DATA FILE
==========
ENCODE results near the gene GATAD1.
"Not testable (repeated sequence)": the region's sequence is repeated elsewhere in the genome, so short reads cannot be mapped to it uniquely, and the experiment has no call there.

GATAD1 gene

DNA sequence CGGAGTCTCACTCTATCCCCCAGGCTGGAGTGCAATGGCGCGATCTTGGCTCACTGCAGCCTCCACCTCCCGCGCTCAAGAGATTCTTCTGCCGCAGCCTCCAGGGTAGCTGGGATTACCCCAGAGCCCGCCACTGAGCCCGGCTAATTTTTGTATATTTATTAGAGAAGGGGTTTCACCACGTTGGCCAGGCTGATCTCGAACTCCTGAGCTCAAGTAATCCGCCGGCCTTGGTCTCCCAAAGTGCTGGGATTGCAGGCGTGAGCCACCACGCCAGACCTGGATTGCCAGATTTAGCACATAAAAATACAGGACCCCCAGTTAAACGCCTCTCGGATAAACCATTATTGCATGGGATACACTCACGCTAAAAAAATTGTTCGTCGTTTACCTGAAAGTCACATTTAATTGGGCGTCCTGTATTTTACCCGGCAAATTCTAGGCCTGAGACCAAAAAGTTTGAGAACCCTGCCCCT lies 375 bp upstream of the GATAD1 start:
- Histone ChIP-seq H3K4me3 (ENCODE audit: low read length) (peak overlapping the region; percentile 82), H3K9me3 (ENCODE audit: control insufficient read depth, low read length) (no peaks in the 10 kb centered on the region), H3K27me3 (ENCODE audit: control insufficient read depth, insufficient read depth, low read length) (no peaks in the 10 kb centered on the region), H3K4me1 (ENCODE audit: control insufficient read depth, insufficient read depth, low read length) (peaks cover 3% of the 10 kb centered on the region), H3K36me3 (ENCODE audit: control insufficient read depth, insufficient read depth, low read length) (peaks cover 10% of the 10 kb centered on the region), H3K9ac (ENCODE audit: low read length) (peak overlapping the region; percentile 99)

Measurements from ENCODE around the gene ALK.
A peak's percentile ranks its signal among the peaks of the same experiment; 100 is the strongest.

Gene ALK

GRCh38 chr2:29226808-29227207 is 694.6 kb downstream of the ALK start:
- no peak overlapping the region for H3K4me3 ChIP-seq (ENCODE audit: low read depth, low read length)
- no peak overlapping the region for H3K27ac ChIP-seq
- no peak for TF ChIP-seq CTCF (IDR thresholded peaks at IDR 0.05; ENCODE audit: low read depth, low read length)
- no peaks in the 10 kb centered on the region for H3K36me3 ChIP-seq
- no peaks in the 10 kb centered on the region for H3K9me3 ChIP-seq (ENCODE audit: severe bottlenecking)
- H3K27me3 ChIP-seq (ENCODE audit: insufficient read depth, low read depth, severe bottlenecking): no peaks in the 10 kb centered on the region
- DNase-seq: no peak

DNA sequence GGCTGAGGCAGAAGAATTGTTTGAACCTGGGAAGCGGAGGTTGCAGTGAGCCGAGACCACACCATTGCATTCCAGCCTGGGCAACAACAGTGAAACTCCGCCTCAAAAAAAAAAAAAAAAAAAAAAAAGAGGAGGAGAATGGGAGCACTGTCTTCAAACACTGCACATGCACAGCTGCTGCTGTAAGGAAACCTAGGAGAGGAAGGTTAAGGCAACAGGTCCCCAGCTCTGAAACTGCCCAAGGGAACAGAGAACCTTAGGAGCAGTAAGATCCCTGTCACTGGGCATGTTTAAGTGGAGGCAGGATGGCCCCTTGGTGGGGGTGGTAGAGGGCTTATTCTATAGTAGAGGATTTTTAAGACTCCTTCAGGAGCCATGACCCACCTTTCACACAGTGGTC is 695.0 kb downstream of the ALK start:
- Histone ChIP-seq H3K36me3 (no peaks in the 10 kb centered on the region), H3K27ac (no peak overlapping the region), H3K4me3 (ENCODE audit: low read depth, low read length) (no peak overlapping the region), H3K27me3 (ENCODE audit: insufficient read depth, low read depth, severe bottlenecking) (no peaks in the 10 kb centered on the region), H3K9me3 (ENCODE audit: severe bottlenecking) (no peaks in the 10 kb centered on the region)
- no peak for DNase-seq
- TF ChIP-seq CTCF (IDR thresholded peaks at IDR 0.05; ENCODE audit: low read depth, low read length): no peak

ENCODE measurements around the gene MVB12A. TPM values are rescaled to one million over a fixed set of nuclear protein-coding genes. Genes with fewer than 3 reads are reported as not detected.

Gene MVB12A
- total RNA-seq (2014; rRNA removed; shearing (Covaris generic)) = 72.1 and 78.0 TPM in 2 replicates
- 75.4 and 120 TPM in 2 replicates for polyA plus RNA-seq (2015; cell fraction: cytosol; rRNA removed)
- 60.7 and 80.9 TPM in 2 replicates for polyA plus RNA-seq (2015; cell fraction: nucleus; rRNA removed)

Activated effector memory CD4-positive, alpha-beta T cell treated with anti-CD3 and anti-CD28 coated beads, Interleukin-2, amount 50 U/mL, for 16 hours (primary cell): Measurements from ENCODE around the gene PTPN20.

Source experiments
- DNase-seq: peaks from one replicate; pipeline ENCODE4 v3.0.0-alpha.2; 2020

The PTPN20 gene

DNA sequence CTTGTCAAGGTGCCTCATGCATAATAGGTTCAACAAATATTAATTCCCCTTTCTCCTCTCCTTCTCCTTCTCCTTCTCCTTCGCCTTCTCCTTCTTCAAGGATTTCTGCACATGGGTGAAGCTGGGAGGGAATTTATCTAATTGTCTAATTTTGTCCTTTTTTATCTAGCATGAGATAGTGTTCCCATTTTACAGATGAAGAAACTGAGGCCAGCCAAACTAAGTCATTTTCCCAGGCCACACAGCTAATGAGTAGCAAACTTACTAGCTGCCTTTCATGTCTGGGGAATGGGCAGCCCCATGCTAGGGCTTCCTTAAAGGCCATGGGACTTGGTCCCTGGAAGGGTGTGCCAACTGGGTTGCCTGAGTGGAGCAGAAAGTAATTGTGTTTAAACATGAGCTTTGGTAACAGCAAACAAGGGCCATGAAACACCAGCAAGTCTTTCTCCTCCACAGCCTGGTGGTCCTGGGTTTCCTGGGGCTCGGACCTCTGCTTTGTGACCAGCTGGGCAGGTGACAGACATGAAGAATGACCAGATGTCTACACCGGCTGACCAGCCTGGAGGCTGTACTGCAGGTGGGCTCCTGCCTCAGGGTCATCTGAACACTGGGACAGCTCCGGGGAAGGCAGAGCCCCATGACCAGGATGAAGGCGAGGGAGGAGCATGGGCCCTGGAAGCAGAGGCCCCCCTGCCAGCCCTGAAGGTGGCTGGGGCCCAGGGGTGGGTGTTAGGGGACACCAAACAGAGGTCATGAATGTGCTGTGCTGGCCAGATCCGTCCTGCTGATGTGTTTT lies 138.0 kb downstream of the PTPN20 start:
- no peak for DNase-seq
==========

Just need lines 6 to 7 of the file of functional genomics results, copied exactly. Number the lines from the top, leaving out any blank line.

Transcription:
Measurements from ENCODE around the gene ALK.
A peak's percentile ranks its signal among the peaks of the same experiment; 100 is the strongest.